41:06 CB: Of course, this is when you can do some additional validation if you wanted to, and then ship this back to the server, or whatever kind of setup you have within your Angular service layer, you can feel free to do so. But, overall I just spent about 45 minutes of your day going from simple input elements and just looking at my model, and really fleshing out and building a very nice, responsive form that I can use, again on desktop web, or mobile web. We can get an understanding of just... Even when I popped open the console, we can see how that behaved fairly well. And if I stretch this out... It will just take advantage of full width here because these input elements are automatically just going to be able to work with whatever width that we provide them. That's the main gist of what I wanted to cover in this webinar. And what you'll see soon on your screen is that a poll will pop-up and this poll will just be there and if you can just quickly answer it. It's just asked if this is something that was irrelevant to you, or if it was something that was relevant, or if you enjoy this kind of content.
42:09 CB: I know that I spent a lot of time coding. I know that I spent a lot of time just in the IDE here and refreshing back and forth. I wanted to get an understanding of, is this something that you find useful and something that you might enjoy in the future to take a look at and see some other hot topics that we have within Angular forms, or really Angular, or Kendo UI, or whatever it might be. As everybody is filling that out, I'm also going to go ahead and just switch back to, if I can find the proper window, to this little screen right here, and go full screen and pop this open and start taking a look at some of the questions that you've asked. Again, there's been a lot of questions that have been asked and I think a couple of my helpers have been answering them, but as I go through here, I'll just see when it comes to some of these questions that popped up here. One of the questions that popped up here is if this is using the Angular 2.0 or above? Yes, it is.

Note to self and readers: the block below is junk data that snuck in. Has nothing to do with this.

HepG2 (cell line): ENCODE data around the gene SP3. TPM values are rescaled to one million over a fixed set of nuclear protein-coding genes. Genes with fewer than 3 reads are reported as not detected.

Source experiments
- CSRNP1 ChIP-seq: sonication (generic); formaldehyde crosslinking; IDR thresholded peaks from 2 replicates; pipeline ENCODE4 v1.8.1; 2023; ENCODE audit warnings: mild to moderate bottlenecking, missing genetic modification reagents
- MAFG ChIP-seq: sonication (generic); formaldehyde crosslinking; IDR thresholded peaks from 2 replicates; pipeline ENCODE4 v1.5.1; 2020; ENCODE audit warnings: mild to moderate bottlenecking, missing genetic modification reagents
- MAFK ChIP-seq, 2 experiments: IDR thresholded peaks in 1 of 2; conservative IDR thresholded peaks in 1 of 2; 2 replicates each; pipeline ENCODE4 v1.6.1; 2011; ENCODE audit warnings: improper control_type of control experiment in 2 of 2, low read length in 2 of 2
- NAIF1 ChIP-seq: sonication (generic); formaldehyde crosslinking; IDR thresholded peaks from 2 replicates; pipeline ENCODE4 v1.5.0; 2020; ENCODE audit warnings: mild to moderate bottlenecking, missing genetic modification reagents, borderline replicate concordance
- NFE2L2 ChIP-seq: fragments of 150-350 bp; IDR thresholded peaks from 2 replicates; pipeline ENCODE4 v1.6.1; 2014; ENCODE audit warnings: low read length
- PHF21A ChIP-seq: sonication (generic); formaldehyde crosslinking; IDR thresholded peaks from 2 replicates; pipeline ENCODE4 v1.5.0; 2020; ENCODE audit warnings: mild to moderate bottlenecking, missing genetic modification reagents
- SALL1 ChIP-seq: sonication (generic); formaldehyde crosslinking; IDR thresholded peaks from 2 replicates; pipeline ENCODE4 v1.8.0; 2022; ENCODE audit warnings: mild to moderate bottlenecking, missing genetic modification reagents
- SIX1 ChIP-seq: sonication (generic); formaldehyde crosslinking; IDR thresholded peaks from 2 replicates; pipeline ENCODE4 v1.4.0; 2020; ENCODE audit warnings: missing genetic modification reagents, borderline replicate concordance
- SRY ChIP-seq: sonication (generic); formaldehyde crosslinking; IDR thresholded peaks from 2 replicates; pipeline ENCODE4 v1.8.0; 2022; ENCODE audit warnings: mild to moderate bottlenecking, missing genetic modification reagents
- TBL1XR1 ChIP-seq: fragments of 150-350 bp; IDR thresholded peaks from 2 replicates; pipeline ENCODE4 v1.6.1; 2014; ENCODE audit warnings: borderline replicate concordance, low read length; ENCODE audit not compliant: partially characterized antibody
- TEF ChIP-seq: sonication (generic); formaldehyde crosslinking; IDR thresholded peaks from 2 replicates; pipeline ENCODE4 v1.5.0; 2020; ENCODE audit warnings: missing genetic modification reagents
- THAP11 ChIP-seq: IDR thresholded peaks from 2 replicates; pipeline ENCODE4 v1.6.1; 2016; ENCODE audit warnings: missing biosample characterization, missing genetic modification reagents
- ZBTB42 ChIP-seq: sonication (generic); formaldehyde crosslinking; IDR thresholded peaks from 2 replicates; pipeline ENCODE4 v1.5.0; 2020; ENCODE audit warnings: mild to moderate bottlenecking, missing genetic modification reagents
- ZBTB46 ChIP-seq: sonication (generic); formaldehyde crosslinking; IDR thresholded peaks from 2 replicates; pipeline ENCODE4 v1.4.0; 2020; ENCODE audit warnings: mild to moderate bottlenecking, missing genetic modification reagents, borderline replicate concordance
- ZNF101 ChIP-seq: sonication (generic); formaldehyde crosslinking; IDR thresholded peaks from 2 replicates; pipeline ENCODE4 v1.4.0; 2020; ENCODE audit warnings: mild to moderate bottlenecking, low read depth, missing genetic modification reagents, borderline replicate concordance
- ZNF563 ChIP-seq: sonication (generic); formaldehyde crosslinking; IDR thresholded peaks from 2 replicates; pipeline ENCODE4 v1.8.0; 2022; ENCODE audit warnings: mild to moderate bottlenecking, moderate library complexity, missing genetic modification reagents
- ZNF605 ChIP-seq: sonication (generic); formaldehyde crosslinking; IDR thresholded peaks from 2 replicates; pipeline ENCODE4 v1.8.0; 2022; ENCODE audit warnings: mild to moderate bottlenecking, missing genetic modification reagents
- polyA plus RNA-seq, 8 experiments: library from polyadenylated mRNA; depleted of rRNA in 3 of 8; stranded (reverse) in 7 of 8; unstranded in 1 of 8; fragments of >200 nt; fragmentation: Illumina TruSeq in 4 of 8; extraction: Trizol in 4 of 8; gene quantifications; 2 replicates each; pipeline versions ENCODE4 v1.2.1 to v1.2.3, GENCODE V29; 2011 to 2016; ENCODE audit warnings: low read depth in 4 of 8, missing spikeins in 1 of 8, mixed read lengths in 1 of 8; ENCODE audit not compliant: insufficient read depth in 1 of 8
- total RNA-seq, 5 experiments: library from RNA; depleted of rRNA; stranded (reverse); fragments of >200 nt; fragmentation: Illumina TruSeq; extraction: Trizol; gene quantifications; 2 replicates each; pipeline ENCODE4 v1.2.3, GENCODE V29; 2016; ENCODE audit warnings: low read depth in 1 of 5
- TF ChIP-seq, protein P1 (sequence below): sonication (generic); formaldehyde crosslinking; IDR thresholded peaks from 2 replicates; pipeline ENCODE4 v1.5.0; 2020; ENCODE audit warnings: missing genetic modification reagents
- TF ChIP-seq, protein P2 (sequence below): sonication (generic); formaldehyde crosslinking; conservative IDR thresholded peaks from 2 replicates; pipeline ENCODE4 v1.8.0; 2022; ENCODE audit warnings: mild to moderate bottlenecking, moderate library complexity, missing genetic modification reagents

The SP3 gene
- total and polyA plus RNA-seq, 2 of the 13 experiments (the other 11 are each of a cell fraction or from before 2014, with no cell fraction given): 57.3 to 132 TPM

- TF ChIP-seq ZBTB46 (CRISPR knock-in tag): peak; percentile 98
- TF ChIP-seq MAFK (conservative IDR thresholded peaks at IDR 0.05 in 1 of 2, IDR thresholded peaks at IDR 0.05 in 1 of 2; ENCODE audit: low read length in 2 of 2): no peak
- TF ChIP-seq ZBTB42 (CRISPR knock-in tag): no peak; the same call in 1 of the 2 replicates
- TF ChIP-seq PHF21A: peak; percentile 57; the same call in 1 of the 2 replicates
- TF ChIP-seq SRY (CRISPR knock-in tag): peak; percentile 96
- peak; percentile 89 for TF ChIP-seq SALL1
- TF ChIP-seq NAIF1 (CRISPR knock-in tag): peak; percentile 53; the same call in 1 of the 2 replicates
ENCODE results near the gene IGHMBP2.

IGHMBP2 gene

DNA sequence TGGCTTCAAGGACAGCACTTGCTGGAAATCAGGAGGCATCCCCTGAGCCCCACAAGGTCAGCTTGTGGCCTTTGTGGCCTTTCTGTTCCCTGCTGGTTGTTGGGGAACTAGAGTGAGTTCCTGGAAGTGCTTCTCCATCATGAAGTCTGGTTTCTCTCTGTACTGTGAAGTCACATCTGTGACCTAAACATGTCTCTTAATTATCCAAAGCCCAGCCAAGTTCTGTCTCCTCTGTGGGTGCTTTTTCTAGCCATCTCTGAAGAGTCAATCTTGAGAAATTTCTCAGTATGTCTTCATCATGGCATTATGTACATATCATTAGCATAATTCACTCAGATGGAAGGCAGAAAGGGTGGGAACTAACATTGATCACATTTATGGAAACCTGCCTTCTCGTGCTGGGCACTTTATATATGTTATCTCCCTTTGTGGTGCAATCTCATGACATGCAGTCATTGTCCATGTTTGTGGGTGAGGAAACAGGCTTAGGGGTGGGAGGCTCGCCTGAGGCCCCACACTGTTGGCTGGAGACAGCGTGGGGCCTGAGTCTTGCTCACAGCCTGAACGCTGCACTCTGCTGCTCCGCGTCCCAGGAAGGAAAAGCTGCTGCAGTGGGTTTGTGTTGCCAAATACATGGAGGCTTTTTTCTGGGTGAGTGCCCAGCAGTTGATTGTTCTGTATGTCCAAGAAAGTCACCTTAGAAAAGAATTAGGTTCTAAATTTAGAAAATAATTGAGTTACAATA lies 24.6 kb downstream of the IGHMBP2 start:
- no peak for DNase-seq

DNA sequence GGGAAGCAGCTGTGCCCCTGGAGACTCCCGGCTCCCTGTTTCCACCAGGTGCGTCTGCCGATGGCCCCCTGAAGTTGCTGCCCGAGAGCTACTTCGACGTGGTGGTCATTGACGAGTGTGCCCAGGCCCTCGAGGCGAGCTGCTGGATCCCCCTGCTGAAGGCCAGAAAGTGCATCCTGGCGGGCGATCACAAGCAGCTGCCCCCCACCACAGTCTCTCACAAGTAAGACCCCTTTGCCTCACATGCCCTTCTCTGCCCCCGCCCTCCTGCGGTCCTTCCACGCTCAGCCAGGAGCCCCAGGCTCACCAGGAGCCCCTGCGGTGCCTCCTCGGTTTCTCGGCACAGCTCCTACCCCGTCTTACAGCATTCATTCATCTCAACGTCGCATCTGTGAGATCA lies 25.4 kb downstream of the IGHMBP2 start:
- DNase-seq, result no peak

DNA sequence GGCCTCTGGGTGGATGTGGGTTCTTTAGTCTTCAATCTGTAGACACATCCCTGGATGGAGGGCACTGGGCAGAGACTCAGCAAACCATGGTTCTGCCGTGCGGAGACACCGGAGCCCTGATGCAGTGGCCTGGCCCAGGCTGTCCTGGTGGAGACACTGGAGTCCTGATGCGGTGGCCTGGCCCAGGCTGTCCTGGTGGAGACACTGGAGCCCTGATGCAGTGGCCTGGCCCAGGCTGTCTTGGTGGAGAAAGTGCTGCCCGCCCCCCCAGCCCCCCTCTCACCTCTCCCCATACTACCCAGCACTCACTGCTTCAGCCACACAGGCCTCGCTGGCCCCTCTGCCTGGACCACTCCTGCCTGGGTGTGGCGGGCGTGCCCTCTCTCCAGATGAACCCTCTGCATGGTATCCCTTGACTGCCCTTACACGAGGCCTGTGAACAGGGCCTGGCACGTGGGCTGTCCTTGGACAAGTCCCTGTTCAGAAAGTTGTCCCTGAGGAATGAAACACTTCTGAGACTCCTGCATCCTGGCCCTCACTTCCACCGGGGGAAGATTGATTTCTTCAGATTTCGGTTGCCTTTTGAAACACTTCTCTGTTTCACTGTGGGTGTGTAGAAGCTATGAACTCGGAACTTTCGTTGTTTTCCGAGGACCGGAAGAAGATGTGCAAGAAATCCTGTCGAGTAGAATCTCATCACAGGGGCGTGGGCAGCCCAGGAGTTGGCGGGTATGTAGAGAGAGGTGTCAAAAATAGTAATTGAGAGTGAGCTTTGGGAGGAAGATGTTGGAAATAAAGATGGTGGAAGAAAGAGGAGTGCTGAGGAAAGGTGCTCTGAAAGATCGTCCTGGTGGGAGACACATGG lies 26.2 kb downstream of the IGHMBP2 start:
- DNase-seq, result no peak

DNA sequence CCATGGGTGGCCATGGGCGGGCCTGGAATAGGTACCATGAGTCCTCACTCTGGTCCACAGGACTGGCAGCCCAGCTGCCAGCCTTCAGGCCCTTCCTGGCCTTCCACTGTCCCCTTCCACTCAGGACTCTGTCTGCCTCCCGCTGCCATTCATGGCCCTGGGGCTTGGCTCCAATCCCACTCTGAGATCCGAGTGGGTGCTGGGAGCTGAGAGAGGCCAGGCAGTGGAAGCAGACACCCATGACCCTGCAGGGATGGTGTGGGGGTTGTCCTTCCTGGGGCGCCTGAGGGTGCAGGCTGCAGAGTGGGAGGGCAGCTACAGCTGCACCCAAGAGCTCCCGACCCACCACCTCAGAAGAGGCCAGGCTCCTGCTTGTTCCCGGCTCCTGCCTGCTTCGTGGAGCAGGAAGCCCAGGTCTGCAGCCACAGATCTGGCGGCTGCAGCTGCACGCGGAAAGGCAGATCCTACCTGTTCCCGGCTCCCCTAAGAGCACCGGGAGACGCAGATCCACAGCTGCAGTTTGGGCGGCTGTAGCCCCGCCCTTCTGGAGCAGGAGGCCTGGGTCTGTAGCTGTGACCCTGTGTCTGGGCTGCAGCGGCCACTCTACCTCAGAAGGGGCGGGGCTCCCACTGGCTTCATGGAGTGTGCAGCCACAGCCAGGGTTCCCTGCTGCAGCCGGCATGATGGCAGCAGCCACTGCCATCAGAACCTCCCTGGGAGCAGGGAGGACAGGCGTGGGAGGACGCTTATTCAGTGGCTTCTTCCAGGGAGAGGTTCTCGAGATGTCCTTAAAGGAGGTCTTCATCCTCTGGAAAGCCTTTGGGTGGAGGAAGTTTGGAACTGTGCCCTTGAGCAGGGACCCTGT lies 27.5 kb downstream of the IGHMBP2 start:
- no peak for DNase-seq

44:24 CB: Oh, that is another good question that popped up here, is what is the best practice to set a fixed height for the validation and error message? When I went through and we have those elements that we typed in, let's say we had that error message that could be the full name. That moved everything below, and I personally like the idea of having a fixed height for an area where the validation messages might pop-up, so it's not necessarily jarring for the user. So it's actually a great comment on something that I could have provided alongside with this webinar is to just set that area as a fixed height because then it's just always going to be there. It was fairly small text so it was not like that would necessarily make that form that much more bloated. That is a great idea for something that's top to bottom here. Somebody asked about what about using a select with a bunch of options? Yes, that is, of course, 100% okay to do. I would just say that in the form that we had, that we didn't have more than two elements to choose from, male or female. And I didn't really have... Having multiple selects and drop downs for selecting a date isn't necessarily that great, 'cause they can get a little bit cumbersome for the user.